What is Socialism? And How Can We Get There?

Socialism is a hot topic of discussion.

For a long moment the capitalist mode of production had reached full hegemony and history was at it’s end, but inevitably with this capitalism fell back into it’s endless boom and bust cycle. In 2008 a new generation had their entire lives derailed by a global economic meltdown.

The rich and powerful redefined what constituted a “recovery” and, once they made their money back declared it over. Occupy and the rise of Bernie Sanders in the United States, and growing mass protests across the entire Earth strongly indicate that the working class of the world have not been fooled, however.

What is socialism?

There’s a lot of confusion about this term. The right wing media spent the last few decades deriding everything they don’t like as socialism.

Social welfare programs are socialism. Taxes are socialism. Black people existing at all is socialism. Barrack Obama is a secret Kenyan Muslim socialist communist Nazi.

Because of this, the idea of what socialism is has been stretched beyond it’s breaking point. Even left wing economists have slid into this line of thinking.

The military is socialism. Bailouts for large banks is socialism, but for the rich.

So the definition of socialism is badly distorted.

Before the definition of socialism can be tackled, first we have to define the economic systems that will have preceded it.

Feudalism is an economic system where workers are tied to the land and work for the benefit of a land lord. These lords controlled the infrastructure required to operate society, the land, equipment and directly oppress the workers who make society function. These lords are decided along hereditary lines.

Capitalism is a system where a small group of economic elites own the infrastructure required to operate society: factories, farmland, living spaces, etc. The oppression that the working class faces is abstracted, no longer are they directly tied to the land they work, but instead they pay landlords for a living space, they pay merchants for the base necessities of life. The economic elites that own and control society are still decided along hereditary lines.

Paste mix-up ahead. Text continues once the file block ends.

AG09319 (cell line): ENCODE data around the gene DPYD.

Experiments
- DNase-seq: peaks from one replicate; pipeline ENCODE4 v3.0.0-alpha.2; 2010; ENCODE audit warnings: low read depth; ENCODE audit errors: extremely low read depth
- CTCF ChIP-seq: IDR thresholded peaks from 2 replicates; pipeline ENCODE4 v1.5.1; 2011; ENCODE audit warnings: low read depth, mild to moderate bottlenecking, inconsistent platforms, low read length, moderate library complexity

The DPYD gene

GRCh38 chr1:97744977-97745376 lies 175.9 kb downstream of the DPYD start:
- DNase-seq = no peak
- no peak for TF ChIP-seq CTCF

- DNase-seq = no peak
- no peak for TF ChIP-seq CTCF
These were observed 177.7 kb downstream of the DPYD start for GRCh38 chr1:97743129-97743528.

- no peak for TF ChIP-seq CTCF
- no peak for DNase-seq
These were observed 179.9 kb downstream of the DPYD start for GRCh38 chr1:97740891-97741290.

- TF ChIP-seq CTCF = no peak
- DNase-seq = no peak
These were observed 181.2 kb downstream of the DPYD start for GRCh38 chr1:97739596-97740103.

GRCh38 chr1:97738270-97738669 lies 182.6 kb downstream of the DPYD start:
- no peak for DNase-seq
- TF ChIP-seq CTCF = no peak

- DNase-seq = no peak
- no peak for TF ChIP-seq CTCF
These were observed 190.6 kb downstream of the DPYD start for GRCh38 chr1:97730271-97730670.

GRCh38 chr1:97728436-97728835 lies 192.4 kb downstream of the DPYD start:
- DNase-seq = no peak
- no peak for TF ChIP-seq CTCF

The problem with feudalism is the same as the problem with capitalism. A small group of economic elites have too much power and will use it for their own benefit. Capitalism does have one benefit, however, which, at high enough levels becomes another problem. Capitalism enhances economic growth. Workers do more work with less effort over time. The problem with this is that eventually that economic growth comes at the expense of the ecology of the planet and without a functioning ecology we can’t possibly survive.

Socialism must be what comes next.

Socialism is an economic system where society at a whole owns and controls the infrastructure required to operate it. The question of ownership is of the greatest priority because with ownership comes power.

Exactly who qualifies as society in this context can vary a little bit, ranging from the people who actually put in the work to operate society to everyone, regardless of whether they can work or not.

A social welfare system does not in and of itself change who owns what in society. Taxes do not change who owns society. Military spending only changes who owns what in society indirectly. The existence of big banks and the government’s willingness to give them a blank check to prevent them from destroying themselves does not change who owns what in society.